Facebook has reported a year-on-year profit hike of 138% to $791m (£464m) in its second quarter, driven by a 67% surge in ad revenues to $2.68bn, with 62% of that accounted for by mobile advertising.
The rise in mobile advertising revenue is particularly impressive as the platform accounted for very little revenue in 2012.
Facebook said it has more than 1.5m active advertisers, and credited blue-chip deals such as that with Procter & Gamble for the launch of the Gillette Vector 3 razor in India.
In line with its revenue growth, Facebook claimed its user numbers are also on the rise. In the three-month period, the average number of daily users was up 19% year on year to 829m, with monthly users up 14% to 1.32bn and monthly users on mobile up 31% to 1.07bn.
Facebook has been developing mobile advertising, announcing earlier this month that it was trialling a "Buy" button on its News Feed and Business pages.
It has also recently transpired that the social network has been experimenting with its users, facing a barrage of criticism over revelations that it was manipulating their emotions. The furore led to an apology from chief operating officer Sheryl Sandberg.
Globally, eMarketer estimates that Facebook commanded a 5.8% share of digital ad revenues in 2013, up 4% on 2012, and expected to hit 8% by the end of 2014; while its share of global mobile adspend reached 17.77% in 2013 and is expected to increase to 22.3% in 2014.
Facebook founder and chief executive Mark Zuckerberg said: "We had a good second quarter. Our community has continued to grow, and we see a lot of opportunity ahead as we connect the rest of the world."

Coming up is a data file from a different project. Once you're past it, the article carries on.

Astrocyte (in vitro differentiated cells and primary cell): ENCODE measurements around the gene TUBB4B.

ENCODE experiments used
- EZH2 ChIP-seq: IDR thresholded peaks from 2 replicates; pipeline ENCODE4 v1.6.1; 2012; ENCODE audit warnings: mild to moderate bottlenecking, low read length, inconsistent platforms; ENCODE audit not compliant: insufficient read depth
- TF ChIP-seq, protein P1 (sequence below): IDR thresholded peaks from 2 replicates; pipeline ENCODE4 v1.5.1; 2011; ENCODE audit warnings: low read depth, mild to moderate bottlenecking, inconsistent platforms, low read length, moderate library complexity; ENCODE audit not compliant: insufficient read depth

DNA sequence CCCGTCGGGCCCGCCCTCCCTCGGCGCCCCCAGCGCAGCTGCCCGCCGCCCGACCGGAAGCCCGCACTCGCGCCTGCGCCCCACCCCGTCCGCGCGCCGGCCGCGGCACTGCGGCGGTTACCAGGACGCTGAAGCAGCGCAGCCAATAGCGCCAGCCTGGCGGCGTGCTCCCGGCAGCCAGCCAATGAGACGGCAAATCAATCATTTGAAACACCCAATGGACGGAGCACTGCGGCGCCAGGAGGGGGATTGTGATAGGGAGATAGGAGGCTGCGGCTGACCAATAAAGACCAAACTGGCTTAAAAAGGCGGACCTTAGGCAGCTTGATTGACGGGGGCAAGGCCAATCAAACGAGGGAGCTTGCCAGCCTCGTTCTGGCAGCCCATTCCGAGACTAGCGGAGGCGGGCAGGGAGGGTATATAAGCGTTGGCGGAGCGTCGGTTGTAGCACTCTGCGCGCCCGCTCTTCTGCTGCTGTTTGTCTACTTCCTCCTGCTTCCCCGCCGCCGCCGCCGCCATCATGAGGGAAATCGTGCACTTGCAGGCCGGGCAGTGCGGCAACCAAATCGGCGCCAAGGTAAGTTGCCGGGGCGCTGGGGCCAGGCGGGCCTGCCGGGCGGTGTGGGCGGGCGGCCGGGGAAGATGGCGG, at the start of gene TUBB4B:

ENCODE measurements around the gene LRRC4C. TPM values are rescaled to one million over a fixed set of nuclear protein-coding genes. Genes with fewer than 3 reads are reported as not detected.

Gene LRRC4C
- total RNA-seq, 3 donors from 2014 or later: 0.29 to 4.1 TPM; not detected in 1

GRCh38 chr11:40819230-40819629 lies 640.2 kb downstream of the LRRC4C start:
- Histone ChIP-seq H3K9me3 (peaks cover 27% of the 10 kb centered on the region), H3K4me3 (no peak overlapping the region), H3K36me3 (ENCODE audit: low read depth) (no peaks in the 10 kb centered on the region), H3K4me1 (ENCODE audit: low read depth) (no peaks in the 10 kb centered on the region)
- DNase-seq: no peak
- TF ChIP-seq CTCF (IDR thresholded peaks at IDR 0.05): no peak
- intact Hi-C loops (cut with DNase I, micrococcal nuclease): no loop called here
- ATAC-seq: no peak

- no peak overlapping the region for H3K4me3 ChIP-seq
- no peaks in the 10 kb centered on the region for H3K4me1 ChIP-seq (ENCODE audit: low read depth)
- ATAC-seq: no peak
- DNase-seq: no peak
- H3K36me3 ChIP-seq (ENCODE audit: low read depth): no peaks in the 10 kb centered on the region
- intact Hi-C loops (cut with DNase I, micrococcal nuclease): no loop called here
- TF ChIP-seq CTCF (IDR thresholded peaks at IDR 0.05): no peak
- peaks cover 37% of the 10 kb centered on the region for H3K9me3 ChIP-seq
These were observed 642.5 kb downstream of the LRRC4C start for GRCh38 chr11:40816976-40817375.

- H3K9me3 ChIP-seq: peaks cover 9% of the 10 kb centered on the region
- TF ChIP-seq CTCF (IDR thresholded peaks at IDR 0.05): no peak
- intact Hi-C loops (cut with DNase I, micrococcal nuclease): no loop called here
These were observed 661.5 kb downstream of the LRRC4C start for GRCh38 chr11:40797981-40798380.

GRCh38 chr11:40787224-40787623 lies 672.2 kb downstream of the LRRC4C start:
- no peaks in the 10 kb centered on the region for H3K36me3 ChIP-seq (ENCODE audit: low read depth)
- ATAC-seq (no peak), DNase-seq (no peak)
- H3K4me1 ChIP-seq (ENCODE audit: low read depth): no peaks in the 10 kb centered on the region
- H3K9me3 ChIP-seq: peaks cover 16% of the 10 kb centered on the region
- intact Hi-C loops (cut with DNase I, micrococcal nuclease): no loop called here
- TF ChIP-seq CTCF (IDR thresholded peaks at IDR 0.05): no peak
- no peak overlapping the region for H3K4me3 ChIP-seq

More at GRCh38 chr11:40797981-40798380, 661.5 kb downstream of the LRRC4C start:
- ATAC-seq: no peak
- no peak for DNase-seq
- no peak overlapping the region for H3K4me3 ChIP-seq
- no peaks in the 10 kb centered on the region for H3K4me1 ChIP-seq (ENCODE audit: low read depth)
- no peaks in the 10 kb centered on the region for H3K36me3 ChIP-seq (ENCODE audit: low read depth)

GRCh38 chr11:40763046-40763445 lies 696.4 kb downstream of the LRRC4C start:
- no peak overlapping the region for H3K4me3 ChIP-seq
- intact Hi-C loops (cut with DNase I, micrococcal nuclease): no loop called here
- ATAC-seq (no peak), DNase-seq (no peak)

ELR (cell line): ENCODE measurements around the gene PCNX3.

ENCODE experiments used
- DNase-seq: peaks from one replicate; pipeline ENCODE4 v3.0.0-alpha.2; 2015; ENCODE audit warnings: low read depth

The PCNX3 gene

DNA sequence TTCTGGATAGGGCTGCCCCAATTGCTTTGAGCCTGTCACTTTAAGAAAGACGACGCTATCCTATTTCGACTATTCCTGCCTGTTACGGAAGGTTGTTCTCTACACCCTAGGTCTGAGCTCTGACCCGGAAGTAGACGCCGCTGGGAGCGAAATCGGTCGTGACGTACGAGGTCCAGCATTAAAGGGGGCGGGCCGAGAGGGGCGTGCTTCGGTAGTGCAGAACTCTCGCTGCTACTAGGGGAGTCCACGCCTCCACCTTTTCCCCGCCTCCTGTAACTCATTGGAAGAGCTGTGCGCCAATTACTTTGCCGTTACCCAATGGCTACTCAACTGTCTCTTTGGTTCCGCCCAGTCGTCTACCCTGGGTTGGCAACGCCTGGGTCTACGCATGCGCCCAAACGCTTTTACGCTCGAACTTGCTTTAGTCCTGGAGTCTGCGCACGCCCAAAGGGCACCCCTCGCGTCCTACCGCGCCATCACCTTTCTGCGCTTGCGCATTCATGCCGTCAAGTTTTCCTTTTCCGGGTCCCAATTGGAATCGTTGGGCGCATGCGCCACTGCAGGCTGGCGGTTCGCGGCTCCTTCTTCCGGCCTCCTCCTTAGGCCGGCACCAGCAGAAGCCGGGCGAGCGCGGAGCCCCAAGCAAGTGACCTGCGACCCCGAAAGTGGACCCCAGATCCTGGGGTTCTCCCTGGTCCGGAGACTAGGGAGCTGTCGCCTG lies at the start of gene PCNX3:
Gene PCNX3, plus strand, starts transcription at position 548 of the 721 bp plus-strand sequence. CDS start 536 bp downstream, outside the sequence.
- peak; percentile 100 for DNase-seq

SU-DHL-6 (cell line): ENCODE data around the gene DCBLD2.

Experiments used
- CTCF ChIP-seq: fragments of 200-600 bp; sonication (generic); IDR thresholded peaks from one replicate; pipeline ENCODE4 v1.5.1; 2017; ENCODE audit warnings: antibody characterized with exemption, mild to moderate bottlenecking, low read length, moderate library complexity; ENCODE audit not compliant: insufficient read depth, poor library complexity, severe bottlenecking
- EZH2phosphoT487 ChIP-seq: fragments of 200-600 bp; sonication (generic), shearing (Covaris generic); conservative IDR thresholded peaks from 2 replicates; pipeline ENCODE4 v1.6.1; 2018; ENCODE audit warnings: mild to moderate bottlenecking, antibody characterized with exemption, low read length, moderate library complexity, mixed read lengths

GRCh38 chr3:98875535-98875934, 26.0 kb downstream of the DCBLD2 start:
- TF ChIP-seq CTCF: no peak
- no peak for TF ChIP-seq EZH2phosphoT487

According to eMarketer, Facebook accounted for 5.9% of the digital advertising market in 2013, totalling £6.3bn, a market share that is expected to grow to 7.3% this year and reach £7.25bn.
Facebook has been on a spending spree of late, in March announcing the purchase of virtual-reality headset start-up Oculus Rift for $2bn, a deal that went through this week, as well as WhatsApp in February.
Thomas Husson, an analyst at Forrester, commented on the results. He said: "There's no doubt that Facebook has disrupted the app marketing space by becoming a key player in app discovery, which is the key driver behind its mobile ad revenues.
"It will thus be particularly interesting to see the evolution of Facebook app 'installs' and the extent to which brands are engaging mobile social users on Facebook to pursue other marketing goals than driving app downloads."
This article was first published on